A huge part of my job is dedicated to deciphering which beauty trends are truly worth the hype and decoding exactly what it is about them that means they're going to have widespread appeal. Sure, there are certain looks that won't be for everyone—2021 has already seen the return of the mullet, glitter eye shadow and cow-print nails—but even these more niche beauty moments will be worth the buzz due to the way that they can act as a window into the nation's psyche at any given time. After all, you don't need to be a rocket scientist to work out that a difficult 18 months might have left some of us seeking a return to simpler times—and '80s power haircuts and childhood nail polish can undoubtedly provide nostalgic relief.
However, while I tend to look to facialists, hairstylists and makeup artists for hot takes on what beauty looks we can expect to trend each season, the predictions that they make are often based on wider industry trends and seasonal moments like fashion week but ignore the fact that the UK isn't a homogenous population. In fact, while the differences from town to town can be subtly nuanced, city to city, there can be vast contrasts in the types of beauty trends that you'll spot on the local streets.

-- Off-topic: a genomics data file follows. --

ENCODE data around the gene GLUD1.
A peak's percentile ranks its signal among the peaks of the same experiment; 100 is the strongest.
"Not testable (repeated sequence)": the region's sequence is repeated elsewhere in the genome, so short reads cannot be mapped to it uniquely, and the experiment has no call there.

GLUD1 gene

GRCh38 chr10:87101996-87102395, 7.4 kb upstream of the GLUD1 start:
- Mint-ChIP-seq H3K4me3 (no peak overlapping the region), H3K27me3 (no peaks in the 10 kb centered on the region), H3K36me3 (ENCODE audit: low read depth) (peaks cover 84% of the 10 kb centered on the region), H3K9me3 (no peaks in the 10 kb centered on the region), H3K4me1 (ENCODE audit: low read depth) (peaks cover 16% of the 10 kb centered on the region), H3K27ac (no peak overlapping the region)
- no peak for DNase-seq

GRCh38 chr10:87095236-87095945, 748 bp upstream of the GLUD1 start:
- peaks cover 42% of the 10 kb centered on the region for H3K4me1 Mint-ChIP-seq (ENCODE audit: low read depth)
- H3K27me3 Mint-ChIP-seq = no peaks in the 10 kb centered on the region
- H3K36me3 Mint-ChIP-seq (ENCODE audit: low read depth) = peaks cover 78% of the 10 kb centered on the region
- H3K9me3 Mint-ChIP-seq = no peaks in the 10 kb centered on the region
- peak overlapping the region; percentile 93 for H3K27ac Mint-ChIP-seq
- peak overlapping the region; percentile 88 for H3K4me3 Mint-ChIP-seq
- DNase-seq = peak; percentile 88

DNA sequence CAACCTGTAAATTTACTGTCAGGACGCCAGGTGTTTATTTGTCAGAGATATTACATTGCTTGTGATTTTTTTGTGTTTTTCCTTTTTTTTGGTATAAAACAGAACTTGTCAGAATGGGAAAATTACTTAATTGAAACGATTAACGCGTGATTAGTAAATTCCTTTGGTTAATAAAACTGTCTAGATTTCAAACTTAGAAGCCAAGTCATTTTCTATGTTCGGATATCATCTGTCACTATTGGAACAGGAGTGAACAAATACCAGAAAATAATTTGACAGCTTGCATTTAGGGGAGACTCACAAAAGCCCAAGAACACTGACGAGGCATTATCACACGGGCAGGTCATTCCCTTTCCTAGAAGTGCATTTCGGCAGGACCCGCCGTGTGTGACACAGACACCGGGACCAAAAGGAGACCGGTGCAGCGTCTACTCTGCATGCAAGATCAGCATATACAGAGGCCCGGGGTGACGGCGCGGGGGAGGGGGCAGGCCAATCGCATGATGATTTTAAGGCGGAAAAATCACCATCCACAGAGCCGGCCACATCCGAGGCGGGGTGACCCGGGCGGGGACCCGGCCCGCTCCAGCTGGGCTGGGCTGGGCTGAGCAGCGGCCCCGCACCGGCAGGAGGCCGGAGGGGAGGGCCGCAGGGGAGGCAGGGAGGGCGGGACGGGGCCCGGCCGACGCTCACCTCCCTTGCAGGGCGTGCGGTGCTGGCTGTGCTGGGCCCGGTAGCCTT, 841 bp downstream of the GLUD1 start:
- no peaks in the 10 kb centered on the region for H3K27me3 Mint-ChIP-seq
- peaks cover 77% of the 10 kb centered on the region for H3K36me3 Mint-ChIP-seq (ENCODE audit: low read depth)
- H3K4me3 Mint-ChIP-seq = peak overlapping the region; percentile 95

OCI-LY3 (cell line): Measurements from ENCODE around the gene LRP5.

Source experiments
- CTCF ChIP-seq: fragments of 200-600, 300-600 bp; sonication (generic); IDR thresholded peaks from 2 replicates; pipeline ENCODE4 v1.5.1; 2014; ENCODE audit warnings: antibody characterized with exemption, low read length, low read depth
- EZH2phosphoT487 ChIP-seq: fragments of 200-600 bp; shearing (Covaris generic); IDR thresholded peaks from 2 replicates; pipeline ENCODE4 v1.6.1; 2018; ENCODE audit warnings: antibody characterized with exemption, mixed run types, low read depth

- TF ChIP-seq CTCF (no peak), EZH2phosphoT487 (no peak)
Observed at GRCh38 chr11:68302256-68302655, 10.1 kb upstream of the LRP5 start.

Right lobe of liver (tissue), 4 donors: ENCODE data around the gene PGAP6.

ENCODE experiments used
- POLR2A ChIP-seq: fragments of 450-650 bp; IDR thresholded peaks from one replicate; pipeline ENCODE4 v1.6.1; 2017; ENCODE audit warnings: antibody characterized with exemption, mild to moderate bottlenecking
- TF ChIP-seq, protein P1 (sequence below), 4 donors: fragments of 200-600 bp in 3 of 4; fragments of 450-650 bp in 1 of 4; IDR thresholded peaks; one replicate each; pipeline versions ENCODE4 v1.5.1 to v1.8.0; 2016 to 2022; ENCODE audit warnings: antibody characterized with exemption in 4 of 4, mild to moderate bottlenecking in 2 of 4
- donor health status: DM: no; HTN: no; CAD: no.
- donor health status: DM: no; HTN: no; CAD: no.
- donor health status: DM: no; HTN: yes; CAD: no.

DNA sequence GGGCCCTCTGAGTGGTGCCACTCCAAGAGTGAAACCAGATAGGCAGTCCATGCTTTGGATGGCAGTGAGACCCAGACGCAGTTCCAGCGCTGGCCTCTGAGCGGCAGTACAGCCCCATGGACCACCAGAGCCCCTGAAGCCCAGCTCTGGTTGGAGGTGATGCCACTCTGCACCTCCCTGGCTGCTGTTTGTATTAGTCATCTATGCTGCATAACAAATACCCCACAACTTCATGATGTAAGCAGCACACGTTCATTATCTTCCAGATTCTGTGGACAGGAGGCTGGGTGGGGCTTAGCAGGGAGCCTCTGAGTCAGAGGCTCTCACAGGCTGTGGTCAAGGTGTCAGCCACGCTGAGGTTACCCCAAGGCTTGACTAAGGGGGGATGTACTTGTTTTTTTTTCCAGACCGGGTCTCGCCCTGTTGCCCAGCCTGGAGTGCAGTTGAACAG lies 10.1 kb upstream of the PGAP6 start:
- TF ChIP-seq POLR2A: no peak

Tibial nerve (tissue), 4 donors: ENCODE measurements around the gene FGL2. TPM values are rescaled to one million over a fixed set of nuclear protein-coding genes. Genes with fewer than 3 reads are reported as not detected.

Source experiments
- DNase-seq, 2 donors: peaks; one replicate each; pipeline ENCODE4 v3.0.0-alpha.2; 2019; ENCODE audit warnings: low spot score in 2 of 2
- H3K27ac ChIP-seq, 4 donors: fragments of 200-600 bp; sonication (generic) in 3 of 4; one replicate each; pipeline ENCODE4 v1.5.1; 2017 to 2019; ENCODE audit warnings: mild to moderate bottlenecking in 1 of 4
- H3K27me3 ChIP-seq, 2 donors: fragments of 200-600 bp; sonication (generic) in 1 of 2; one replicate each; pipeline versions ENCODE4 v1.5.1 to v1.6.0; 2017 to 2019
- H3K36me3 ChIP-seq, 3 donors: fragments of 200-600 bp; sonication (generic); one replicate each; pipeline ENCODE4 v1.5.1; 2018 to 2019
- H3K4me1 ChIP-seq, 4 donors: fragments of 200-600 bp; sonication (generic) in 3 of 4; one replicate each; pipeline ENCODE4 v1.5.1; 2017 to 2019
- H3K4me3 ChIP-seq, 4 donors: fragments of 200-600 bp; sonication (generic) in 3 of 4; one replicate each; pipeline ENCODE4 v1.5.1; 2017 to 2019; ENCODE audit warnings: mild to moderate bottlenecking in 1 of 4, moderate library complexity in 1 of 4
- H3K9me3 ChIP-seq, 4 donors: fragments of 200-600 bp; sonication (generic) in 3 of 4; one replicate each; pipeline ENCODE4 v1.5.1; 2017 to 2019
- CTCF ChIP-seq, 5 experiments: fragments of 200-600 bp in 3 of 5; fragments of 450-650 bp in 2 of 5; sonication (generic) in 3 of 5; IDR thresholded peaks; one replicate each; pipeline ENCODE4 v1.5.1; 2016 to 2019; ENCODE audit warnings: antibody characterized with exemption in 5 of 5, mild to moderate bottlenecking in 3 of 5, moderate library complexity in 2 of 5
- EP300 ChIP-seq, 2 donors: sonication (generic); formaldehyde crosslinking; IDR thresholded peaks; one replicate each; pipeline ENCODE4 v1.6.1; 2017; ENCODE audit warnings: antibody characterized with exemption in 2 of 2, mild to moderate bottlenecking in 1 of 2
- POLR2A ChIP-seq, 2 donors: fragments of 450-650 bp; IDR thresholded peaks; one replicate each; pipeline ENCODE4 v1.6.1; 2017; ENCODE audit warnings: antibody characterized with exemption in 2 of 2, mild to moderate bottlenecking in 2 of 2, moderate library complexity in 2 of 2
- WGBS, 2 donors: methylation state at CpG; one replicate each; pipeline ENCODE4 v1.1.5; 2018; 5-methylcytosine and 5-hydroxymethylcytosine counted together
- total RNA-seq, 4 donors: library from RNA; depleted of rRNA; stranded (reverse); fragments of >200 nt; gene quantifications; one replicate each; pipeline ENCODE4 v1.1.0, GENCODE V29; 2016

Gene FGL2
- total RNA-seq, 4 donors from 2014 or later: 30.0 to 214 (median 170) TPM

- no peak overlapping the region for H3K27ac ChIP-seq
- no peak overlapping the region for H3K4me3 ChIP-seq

This is why I decided to call on five content creators and influencers from across the UK to give me their honest takes on the regional beauty trends that are taking off right now. Covering Brighton, London, Manchester, Belfast and Edinburgh, I spanned the nation to uncover what makeup, hair and skincare trends the locals are embracing. And while there are some similarities, it's interesting to see that some cities are all about the bold eye shadow looks while others are shunning makeup altogether and embracing natural skin looks.
Ahead, keep scrolling for the biggest regional beauty trends right now.
"I definitely think people are having more fun with their looks in Brighton after so long of not bothering during lockdown," says digital content creator Charlotte Rollin. "It was a novelty to not have to wash your hair or bother with makeup for a while, but I think everyone is secretly glad for the opportunity to feel like themselves again and make some more effort. Similarly to my wardrobe, I feel like going a bit extra is my approach to beauty for now. I’m having fun with how I look and love having a reason to get a bit glam. I even wore false eyelashes for the first time last month, which was quite the experience!"